EYEAFRICA TV: New York: United States: United Nations said Myanmar have rejected a resolution adopted at its general assembly in New York on Friday, condemning human rights abuses against Rohingya and other minorities.
The 193 UN member body voted 134-9 with 28 abstentions in favour of the resolution but Myanmar’s Ambassador to the UN Hau Do Suan said, “This draft resolution is yet another classic example of double standards, selective and discriminatory application of human rights norms on a member country.
On November 11, Gambia, with the backing of the 57 members of the Organisation for Islamic Cooperation, filed a case with the International Criminal Justice (ICJ) in Hague, Netherlands alleging that the Myanmar military’s atrocities in Rakhine State against Rohingya Muslims violate the Convention on the Prevention and Punishment of the Crime of Genocide. On November 20, Myanmar recognized being bound by the ICJ Statute and announced that its de facto leader, Aung San Suu Kyi, would lead the delegation to “defend the national interest of Myanmar.”
The case was heard earlier this month in which Gambia was represented by its Attorney General and Minister of Justice, Abubacarr M Tambedou but Myanmar’s de facto leader, Aung San Suu Kyi said Gambia had presented an incomplete and misleading picture of the situation in Rakhine state.
Ambassador Suan to the general assembly that the resolution is purposefully crafted to exert unwarranted political pressure on Myanmar, saying the draft resolution, as it stands, will sow seeds of mistrust and will create further polarisation of different communities in the region.
During the hearing of Gambia’s genocide case against Myanmar, Kyi said the situation in Rakhine is complex and not easy to fathom but one thing that surely touches everyone is the suffering of many people whose lives have been torn apart as a result of the armed conflict in 2017.
In 2017 Rohingya militants carried out a series of attacks against Myanmar security forces, killing 12 police officers. It triggered a crackdown by Myanmar’s military, with widespread reports of indiscriminate killings, arson, looting and rape. More than 730,000 Rohingya fled the country.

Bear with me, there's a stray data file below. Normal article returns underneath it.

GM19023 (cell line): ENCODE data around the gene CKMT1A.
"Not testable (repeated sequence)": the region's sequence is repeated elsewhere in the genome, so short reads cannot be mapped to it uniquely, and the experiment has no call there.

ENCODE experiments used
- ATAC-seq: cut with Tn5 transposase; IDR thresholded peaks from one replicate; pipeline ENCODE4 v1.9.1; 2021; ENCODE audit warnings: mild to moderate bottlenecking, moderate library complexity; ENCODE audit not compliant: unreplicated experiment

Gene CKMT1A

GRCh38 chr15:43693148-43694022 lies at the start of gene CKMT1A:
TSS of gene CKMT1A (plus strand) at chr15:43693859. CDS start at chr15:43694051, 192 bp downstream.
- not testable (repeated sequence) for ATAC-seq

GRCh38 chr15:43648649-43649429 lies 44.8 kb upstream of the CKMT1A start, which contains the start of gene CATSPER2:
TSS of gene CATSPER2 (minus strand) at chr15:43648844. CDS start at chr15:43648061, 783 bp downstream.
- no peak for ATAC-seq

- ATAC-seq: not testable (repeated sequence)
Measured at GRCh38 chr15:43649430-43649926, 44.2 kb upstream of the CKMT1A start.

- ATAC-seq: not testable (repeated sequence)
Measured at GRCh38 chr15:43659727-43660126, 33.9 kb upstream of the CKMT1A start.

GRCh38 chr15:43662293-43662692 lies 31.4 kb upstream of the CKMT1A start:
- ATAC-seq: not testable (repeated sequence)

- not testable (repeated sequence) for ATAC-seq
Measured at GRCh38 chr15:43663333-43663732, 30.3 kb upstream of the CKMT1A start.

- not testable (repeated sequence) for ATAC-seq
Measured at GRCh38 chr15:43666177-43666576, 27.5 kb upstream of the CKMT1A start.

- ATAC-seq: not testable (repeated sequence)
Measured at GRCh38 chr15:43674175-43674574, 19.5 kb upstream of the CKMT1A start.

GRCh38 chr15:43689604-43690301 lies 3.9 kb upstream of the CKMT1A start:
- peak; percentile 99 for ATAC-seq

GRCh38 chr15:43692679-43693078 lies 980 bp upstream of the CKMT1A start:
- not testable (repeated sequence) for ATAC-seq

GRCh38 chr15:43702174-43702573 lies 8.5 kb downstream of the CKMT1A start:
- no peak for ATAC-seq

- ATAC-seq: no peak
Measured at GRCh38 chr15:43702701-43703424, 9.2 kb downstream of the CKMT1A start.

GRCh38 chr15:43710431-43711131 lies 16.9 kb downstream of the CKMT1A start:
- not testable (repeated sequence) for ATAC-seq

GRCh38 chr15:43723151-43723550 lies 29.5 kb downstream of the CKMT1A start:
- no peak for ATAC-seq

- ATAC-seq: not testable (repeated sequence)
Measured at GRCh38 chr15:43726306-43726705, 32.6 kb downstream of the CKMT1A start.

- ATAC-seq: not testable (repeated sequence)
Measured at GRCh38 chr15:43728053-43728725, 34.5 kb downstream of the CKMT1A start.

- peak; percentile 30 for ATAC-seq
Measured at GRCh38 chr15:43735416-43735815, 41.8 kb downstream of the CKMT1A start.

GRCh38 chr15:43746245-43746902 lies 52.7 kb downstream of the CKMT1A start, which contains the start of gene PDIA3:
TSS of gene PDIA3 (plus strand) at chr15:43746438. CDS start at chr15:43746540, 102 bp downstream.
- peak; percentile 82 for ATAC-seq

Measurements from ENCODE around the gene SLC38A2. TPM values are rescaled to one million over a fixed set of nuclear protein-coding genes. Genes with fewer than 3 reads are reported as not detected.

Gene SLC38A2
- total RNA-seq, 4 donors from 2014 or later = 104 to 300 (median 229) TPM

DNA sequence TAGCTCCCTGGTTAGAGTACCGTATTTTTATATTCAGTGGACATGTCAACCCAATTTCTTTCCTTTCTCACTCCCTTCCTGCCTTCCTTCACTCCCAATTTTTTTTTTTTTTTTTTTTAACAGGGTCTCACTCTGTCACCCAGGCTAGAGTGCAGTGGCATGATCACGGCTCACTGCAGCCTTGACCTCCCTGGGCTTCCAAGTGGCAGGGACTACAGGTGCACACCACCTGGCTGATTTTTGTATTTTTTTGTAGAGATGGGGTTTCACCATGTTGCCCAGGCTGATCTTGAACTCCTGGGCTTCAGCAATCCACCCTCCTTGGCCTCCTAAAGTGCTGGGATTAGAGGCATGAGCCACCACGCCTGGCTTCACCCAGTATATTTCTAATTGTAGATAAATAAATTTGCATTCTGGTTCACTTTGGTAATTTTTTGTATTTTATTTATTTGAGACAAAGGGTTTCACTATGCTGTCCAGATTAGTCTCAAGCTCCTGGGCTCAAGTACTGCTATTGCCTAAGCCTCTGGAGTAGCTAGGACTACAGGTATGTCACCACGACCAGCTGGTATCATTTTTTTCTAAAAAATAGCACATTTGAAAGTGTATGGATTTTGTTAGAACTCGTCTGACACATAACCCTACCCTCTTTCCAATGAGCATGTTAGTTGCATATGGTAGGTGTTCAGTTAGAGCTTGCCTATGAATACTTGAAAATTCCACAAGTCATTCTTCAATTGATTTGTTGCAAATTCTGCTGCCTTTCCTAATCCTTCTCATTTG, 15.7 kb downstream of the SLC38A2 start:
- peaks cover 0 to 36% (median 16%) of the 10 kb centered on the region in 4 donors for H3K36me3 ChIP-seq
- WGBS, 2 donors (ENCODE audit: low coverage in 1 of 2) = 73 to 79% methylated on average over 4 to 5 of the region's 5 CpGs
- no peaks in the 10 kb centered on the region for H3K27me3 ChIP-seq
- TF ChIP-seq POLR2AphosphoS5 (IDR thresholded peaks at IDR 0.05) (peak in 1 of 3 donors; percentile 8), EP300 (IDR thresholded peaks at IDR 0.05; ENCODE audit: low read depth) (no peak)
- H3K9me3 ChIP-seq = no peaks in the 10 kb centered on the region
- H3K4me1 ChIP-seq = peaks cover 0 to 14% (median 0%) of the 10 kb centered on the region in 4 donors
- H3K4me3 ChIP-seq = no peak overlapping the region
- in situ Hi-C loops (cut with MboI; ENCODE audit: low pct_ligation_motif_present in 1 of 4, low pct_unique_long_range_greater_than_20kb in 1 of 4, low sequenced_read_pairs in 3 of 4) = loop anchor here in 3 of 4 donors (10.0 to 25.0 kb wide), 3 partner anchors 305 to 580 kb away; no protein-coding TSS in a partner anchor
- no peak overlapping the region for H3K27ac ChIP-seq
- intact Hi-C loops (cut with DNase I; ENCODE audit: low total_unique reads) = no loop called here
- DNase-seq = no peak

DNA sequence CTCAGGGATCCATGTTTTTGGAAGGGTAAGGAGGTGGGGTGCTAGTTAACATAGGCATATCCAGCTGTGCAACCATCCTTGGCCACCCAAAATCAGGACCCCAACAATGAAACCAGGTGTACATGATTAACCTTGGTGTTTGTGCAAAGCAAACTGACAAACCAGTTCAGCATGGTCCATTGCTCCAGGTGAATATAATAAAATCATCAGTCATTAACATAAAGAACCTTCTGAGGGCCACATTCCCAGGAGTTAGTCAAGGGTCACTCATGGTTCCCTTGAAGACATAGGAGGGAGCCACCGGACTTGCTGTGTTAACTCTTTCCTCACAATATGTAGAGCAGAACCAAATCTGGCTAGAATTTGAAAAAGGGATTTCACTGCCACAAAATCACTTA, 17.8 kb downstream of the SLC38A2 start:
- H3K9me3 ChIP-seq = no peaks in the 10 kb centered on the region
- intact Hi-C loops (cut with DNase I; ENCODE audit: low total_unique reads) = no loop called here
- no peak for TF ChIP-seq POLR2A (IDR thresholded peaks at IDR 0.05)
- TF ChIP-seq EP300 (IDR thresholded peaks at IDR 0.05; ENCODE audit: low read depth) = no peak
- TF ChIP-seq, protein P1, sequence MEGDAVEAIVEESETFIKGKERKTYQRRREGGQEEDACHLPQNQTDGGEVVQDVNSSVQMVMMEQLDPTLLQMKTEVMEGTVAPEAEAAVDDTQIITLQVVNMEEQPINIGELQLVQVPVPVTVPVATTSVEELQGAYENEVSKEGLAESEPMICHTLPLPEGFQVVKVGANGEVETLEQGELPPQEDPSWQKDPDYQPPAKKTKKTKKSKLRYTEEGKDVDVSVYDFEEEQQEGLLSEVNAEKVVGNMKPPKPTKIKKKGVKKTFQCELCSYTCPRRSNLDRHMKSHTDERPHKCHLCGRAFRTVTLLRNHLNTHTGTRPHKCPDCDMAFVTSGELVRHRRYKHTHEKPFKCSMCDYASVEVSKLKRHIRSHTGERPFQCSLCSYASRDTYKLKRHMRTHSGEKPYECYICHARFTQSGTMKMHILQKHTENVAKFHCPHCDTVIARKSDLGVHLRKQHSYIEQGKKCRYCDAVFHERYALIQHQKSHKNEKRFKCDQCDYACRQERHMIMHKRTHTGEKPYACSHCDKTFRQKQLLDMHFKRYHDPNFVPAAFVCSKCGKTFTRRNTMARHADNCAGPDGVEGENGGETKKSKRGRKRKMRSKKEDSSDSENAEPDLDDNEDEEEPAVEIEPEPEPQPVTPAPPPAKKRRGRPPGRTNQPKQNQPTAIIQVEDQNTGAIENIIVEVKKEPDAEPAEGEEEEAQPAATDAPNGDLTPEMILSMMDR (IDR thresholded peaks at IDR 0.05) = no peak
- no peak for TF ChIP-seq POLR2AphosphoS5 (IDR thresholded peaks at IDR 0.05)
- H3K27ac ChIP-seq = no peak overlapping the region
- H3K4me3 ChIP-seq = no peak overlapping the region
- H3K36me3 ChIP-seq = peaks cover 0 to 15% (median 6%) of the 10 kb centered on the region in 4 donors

More than 730,000 Rohingya, most of them Muslims, fled to neighboring Bangladesh following a 2017 crackdown by Myanmar’s military, which UN investigators said was carried out with “genocidal intent.” Myanmar has repeatedly justified the crackdown on the Rohingya as necessary to stamp out “terrorism”. It also insists its own committees are adequate to investigate allegations of abuse.
In 2018, the United Nations Independent International Fact-Finding Mission on Myanmar concluded that “the actions of those who orchestrated the attacks on the Rohingya read as a veritable check-list” on how to destroy a national, ethnic, racial, or religious group. The mission concluded in 2019 that “the State of Myanmar breached its obligation not to commit genocide under the Genocide Convention.”
Gambia’s case is the first international legal attempt to bring Myanmar to justice over the Rohingya crisis, and is a rare example of a country suing another over an issue to which it is not directly a party. Both Gambia and Myanmar are signatories to the 1948 Genocide Convention, which not only prohibits states from committing genocide but also compels all signatory states to prevent and punish the crime of genocide.